Sunset Sunrise is an LGBT-friendly bar in Boquerón, Puerto Rico. (Washington Blade photo by Michael K. Lavers)

Tita, a bartender at Sunset Sunrise, and Oswaldo, a Boquerón resident, on Feb. 2 showed the Blade pictures on their iPhones of homes and businesses that Maria damaged. The storm surge also washed sailboats into mangrove swamps and destroyed at least one house that had been built over the water.

“The hurricane was very strong here,” Tita told the Blade.

Boquerón, which is located roughly two-and-a-half hours southwest of San Juan in the municipality of Cabo Rojo, is a popular destination for Puerto Ricans and tourists alike. Boquerón also hosts a Pride celebration that takes place in June.

A handful of people were sitting outside Sunset Sunrise on Feb. 2 when the Blade was speaking with Tita and Oswaldo. Most of the bars and restaurants in downtown Boquerón were open, but Tita confirmed the number of visitors has dropped 50 percent from a year ago.

“Things are now picking up,” she said.

Hurricane Maria damage in Boquerón, Puerto Rico, on Sept. 21, 2017. (Photo courtesy of Tita/Sunset Sunrise)

Bar owners: Trump has ‘forgotten’ about Puerto Rico

Back in Ocean Park, the majority of the traffic lights are damaged and do not work.

Mangled power lines, damaged utility poles and buildings, piles of debris and sand remain common sights throughout the neighborhood. Maria also damaged Ocean Park’s sewer infrastructure.

Damaged traffic lights at an intersection in the Ocean Park neighborhood of San Juan, Puerto Rico, on Jan. 30, 2018. (Washington Blade photo by Michael K. Lavers)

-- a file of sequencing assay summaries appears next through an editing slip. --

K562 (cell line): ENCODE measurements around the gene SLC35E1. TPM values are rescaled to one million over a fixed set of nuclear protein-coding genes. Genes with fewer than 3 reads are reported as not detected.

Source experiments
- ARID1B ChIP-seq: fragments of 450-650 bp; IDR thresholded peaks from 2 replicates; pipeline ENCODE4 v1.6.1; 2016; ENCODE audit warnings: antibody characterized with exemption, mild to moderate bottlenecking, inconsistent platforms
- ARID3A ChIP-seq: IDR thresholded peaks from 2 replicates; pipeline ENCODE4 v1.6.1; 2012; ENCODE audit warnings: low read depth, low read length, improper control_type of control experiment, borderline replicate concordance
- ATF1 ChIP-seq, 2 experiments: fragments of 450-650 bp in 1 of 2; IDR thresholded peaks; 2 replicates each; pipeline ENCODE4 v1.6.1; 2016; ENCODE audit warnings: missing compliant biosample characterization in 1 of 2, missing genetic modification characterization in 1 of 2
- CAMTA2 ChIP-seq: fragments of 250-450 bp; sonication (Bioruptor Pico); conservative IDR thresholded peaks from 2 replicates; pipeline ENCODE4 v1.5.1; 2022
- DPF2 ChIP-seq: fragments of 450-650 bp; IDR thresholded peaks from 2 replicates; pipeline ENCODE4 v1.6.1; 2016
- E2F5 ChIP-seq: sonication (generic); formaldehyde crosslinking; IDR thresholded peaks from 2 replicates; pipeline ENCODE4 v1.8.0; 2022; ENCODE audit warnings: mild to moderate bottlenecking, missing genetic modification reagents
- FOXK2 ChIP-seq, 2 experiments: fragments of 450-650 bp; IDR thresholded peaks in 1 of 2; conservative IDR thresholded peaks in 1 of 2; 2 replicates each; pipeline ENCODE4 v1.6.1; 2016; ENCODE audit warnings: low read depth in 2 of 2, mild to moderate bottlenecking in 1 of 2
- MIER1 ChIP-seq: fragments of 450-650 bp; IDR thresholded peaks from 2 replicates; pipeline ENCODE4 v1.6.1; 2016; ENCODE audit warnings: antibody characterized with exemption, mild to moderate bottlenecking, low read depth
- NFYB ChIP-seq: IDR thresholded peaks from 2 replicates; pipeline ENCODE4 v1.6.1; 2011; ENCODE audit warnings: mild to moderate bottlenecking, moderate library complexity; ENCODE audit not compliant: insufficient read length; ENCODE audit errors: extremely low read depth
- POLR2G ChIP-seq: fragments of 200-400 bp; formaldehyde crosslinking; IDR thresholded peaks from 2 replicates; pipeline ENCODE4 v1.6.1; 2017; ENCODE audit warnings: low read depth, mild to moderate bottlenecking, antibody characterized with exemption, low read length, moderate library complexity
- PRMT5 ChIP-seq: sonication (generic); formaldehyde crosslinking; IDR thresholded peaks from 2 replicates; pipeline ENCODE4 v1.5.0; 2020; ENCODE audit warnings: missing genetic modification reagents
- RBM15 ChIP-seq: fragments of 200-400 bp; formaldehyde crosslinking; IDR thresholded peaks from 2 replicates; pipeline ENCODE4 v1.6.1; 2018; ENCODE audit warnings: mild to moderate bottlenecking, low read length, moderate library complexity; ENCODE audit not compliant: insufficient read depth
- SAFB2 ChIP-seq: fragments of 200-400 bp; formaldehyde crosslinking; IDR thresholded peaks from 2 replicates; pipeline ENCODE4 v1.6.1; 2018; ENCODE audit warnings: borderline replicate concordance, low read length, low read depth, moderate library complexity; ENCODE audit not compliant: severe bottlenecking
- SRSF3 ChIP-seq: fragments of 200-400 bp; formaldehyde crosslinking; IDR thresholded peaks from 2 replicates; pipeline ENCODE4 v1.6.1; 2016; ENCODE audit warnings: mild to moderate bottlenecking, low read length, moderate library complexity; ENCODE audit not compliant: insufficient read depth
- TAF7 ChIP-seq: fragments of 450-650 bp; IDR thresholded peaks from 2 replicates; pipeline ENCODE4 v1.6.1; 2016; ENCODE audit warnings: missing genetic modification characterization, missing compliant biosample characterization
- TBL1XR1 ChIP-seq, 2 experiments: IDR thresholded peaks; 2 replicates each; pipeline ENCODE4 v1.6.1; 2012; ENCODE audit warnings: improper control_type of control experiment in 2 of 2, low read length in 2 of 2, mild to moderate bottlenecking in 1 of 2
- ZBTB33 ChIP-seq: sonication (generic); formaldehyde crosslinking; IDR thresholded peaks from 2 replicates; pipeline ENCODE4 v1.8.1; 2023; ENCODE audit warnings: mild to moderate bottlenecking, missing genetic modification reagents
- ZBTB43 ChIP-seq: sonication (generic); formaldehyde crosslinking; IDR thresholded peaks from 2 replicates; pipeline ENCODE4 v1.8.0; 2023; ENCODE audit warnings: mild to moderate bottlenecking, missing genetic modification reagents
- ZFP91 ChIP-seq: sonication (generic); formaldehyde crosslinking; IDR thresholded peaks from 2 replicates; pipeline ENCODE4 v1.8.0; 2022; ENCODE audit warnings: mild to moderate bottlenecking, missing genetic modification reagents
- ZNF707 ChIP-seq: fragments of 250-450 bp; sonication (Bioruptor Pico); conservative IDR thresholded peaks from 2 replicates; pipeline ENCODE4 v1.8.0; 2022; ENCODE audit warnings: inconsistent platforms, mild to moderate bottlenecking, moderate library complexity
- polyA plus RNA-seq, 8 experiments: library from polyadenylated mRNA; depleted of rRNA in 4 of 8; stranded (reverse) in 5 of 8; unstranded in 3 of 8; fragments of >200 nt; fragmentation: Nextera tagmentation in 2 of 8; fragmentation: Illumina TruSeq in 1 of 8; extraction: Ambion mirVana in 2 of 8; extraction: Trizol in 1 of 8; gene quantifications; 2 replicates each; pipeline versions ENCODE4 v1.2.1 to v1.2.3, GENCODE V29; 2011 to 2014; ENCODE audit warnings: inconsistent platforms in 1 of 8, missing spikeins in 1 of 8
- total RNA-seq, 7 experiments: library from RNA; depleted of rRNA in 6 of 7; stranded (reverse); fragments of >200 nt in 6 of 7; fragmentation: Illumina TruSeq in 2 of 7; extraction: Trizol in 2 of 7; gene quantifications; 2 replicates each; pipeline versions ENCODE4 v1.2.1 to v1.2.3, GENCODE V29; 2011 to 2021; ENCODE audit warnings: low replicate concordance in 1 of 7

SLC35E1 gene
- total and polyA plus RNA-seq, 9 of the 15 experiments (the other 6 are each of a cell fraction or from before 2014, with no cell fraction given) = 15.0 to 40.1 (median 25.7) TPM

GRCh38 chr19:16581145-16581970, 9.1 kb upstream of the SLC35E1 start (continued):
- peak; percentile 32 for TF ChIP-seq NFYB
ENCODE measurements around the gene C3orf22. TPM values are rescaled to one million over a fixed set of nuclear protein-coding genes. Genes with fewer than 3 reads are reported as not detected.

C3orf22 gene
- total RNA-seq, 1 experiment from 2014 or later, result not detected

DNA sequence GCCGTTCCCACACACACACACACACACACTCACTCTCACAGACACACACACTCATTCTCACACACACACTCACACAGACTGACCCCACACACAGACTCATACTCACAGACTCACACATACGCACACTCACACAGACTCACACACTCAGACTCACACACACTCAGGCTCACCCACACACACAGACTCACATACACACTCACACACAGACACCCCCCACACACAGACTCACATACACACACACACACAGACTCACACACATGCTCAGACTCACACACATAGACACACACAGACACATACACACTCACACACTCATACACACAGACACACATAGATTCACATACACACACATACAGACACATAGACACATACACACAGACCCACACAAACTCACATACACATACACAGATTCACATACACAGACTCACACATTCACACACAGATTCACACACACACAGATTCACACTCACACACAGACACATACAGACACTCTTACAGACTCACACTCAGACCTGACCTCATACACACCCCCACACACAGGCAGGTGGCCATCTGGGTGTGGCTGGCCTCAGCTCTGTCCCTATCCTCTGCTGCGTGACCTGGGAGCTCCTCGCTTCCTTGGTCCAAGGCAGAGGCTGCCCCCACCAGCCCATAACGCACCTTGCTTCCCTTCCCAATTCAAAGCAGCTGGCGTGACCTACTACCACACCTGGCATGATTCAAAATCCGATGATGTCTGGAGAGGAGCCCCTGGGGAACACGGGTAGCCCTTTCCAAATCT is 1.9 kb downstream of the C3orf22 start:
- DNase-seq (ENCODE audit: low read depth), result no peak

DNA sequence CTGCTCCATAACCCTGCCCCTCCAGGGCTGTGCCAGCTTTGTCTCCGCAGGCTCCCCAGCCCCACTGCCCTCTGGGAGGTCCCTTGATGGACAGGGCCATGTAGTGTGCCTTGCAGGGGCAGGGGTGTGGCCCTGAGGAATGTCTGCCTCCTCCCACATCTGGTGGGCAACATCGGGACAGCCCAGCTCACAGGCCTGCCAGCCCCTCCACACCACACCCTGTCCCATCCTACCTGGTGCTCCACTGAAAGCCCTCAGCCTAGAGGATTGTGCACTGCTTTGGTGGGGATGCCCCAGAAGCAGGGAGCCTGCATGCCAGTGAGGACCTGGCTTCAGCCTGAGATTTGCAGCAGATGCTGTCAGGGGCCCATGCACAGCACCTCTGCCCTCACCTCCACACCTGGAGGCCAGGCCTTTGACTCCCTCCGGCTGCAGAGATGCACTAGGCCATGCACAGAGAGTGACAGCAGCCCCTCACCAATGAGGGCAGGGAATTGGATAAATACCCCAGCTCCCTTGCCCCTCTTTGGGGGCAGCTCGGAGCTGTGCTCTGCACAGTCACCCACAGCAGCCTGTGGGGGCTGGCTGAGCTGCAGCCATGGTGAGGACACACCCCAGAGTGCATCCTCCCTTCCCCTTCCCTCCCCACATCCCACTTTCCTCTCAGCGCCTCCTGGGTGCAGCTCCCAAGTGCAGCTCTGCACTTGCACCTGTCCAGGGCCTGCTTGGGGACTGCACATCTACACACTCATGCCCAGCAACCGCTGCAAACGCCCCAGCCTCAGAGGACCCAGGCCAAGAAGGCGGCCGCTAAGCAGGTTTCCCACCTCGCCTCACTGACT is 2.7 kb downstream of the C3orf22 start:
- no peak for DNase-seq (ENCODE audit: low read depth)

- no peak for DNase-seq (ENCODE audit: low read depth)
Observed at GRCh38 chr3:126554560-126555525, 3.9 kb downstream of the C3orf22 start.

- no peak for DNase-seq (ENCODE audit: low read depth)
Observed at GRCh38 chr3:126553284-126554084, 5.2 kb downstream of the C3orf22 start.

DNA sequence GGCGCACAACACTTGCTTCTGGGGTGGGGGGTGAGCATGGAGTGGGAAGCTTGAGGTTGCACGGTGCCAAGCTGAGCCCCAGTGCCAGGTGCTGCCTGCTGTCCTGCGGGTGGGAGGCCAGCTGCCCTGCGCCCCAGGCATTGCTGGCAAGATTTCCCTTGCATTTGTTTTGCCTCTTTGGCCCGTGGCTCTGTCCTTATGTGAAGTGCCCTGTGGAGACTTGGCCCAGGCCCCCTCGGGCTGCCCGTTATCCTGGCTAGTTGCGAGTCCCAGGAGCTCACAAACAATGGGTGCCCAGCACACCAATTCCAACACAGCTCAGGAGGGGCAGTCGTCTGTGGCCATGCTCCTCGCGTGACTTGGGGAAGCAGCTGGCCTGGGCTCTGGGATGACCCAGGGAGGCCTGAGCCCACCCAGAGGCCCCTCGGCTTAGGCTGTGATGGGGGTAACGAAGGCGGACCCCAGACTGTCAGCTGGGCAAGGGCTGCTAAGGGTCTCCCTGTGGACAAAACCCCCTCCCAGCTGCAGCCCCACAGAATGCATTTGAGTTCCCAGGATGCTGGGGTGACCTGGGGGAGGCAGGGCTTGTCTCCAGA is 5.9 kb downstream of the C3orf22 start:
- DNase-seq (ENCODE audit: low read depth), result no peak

San Juan Mayor Carmen Yulín Cruz continues to criticize President Trump over his response to Maria. Ismael Acosta’s face grimaced with anger when the Blade asked him about the White House’s handling of the hurricane’s aftermath.

“We’ve been forgotten by the president,” he said. “He forgot about us. My face can tell you everything.”

Gabriel Acosta agreed, pointing out to the Blade that LGBT Puerto Ricans “have never had the full support” of the island’s government. Ismael Acosta also suggested Cruz has not done enough to help her city begin to recover from Maria.

“She’s getting a lot of attention for the island,” Ismael Acosta told the Blade. “But for us here in San Juan . . . she forgot about San Juan.”

“That’s what people are complaining about,” added Gabriel Acosta. “Yes, you’re famous in Washington, you’re famous in New York, but what happened to San Juan. You still walk around, drive around, you still have trees on the side (of the road) and everything. And people are saying what about San Juan? We are here, but you went to the states.”

Ismael Acosta nevertheless praised Cruz for doing “an amazing job talking, trying to let people know about us” in Puerto Rico. Ismael Acosta also described Cruz as “one of the only ones who stood up to” Trump after Maria.

“We need to respect that too,” said Ismael Acosta.

Michael K. Lavers is the international news editor of the Washington Blade. Follow Michael